Would you hold it against me if I told you that I want the GOP to lose the next election?
David Broder has a nice op-ed in the Washington Post, in which he makes the point that an election lost is often better for a movement than an election won:
Unsuccessful campaigns can have that long-term benefit for their party, but only
if the losing candidate identifies himself with much larger causes. For
McGovern, the causes were peace abroad and reform of the Democratic Party at
home. For Goldwater, it was conservatism in its contemporary definition — low
taxes, strong defense and skepticism about government.
It was the idealism of their campaigns — and their willingness to defy the pollsters and the political odds — that endeared them to their young followers. And their
vindication came with the successes those followers achieved.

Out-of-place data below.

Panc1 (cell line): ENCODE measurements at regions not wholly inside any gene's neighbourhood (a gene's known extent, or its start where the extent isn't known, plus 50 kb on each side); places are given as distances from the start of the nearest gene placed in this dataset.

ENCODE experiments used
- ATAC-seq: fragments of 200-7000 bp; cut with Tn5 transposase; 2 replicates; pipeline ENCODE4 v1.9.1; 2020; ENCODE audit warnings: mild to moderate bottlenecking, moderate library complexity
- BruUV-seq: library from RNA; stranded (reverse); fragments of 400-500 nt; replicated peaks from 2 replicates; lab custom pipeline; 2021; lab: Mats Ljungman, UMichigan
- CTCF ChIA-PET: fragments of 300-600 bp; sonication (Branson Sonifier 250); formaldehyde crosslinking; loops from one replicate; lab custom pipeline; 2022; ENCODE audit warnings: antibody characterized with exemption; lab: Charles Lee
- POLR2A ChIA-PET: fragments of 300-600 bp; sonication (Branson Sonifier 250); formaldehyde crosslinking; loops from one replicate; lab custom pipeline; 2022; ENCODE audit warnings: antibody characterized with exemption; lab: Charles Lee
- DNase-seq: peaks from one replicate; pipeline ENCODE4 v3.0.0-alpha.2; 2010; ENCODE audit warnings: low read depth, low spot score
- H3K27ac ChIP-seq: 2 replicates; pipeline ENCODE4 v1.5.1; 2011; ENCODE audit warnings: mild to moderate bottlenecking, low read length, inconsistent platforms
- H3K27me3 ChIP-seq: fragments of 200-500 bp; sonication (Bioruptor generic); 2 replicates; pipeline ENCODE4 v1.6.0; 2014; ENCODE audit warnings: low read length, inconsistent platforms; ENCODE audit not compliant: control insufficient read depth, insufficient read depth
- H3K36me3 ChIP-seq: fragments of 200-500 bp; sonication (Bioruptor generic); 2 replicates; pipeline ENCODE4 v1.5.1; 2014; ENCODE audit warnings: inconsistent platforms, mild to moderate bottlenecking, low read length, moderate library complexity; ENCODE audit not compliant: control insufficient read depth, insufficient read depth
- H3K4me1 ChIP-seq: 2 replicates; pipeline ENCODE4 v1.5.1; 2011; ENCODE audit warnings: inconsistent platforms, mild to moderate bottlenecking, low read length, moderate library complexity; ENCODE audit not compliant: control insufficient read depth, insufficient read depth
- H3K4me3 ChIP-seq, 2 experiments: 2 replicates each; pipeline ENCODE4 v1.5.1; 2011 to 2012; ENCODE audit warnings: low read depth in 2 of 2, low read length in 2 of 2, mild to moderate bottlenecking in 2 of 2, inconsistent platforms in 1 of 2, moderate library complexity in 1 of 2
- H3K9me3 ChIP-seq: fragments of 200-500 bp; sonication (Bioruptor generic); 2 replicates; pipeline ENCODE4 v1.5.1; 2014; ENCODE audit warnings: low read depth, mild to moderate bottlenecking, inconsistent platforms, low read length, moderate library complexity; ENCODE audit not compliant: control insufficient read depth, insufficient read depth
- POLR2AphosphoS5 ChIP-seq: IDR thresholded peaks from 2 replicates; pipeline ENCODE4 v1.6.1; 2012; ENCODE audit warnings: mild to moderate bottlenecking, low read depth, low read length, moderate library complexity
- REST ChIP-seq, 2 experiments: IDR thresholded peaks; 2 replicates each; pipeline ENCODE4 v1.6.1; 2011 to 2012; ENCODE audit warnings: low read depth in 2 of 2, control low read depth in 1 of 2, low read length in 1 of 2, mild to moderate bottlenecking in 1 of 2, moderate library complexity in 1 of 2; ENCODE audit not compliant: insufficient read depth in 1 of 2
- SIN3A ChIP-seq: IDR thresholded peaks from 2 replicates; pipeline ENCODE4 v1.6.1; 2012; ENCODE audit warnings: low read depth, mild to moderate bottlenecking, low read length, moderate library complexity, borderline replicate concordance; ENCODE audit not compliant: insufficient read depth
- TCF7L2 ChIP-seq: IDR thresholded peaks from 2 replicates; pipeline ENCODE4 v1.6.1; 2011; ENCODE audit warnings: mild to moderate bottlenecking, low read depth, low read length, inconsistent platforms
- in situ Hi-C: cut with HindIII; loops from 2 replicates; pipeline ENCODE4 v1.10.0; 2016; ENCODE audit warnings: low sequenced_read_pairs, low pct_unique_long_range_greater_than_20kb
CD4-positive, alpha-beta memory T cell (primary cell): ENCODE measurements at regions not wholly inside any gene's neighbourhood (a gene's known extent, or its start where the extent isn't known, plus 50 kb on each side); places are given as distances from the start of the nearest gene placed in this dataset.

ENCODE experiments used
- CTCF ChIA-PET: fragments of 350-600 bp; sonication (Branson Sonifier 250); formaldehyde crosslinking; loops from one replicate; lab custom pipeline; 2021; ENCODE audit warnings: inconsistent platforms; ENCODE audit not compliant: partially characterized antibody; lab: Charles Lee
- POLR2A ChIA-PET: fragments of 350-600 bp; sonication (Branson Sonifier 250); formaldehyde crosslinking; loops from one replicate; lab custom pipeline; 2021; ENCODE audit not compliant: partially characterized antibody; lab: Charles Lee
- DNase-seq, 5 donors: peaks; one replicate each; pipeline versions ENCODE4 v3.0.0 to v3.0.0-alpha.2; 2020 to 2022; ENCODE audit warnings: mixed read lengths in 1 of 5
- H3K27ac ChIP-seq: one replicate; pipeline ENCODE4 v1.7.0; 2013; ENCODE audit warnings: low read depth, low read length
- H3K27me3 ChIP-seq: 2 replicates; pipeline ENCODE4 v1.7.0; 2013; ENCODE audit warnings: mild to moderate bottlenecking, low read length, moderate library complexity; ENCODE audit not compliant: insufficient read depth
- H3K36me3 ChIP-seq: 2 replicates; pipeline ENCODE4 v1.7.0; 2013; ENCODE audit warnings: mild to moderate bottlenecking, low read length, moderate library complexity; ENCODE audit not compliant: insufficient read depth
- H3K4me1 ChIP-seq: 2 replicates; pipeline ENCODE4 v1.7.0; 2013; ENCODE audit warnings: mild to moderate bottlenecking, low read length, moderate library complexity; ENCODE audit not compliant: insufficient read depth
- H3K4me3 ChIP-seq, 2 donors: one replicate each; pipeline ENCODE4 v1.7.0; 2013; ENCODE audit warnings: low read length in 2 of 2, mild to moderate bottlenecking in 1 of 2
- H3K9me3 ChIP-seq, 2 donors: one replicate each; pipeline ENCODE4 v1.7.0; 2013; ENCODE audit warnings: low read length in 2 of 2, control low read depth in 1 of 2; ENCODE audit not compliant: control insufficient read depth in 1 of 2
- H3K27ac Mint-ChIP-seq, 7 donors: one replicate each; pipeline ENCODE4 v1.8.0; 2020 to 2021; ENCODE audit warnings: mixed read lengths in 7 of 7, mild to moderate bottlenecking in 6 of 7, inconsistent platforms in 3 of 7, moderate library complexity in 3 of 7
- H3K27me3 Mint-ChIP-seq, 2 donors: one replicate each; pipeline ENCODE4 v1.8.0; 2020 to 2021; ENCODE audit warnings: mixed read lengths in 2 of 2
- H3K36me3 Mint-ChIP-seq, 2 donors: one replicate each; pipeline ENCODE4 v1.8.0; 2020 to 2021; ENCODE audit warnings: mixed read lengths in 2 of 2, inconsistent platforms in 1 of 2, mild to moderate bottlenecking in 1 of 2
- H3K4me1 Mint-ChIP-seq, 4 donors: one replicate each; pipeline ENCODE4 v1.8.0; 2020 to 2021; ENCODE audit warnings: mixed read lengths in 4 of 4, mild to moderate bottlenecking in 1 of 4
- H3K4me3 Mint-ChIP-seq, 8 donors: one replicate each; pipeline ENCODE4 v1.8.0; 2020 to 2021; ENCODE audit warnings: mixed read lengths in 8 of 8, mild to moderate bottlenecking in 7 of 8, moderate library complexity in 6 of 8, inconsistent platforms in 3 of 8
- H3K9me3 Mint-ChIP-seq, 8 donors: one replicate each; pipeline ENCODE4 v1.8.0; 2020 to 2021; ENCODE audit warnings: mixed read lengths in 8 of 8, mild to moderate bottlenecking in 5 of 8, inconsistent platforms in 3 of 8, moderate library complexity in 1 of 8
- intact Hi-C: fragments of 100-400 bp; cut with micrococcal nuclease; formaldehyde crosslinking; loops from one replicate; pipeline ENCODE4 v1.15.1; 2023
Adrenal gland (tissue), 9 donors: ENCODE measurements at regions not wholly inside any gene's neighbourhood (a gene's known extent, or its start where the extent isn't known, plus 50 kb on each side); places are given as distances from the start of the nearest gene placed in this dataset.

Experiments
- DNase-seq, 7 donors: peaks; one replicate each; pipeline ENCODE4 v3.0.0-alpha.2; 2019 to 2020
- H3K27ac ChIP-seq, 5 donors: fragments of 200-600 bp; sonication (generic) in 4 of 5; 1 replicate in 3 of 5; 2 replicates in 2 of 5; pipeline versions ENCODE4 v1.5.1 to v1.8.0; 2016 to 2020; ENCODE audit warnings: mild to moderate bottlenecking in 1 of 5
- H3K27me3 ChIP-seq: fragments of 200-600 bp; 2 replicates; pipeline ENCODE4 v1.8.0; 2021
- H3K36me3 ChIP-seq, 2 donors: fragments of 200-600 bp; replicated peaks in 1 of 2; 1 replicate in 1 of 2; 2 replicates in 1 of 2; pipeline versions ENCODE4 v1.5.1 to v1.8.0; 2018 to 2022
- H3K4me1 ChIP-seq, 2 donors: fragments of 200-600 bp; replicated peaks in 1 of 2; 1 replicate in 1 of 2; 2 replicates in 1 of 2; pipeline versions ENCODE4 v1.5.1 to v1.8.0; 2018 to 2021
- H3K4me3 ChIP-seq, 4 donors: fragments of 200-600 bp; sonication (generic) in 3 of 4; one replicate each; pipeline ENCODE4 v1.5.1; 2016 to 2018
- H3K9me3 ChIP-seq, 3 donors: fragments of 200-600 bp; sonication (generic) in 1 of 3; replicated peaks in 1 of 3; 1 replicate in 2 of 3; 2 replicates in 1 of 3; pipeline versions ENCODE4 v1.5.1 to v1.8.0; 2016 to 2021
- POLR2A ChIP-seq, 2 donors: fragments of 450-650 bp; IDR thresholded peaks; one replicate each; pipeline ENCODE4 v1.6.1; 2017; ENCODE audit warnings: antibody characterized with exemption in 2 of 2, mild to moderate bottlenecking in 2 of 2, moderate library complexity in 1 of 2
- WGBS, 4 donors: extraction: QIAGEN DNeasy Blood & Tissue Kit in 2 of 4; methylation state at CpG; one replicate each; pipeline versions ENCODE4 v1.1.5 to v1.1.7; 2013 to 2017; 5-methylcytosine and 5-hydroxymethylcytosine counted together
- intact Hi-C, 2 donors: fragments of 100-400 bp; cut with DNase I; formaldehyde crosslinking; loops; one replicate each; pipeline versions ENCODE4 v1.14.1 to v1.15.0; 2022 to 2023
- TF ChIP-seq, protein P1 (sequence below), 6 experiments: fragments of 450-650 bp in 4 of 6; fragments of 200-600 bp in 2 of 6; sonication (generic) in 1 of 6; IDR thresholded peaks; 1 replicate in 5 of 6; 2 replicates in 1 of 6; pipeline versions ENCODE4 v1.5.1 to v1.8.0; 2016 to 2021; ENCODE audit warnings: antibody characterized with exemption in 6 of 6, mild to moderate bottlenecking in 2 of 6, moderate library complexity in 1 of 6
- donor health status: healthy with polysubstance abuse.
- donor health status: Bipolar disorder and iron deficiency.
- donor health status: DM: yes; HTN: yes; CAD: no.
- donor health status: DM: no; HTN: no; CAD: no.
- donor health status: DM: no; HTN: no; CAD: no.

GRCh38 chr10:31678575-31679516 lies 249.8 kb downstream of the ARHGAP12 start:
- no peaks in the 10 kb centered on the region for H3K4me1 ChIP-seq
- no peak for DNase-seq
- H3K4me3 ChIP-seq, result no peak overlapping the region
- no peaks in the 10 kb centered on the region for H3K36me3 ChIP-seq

Were it not for Goldwater’s implosion in 1964 and Ford’s less spectacular failure in 1976, the American conservative movement would never (never ever ever) have witnessed the rise of Ronald Reagan. Were it not for McGovern’s failure in 1968, the Democratic Party would probably have spent another decade or more under the heels of Vietnam hawks, union bosses, and vitriolic southern racists.
I don’t see any of the present Republican candidates as men that conservatives will look back on with pride as the Goldwater of our generation. However, that doesn’t mean that–if they fail–the conservative movement can’t learn as much from them as it did from Goldwater.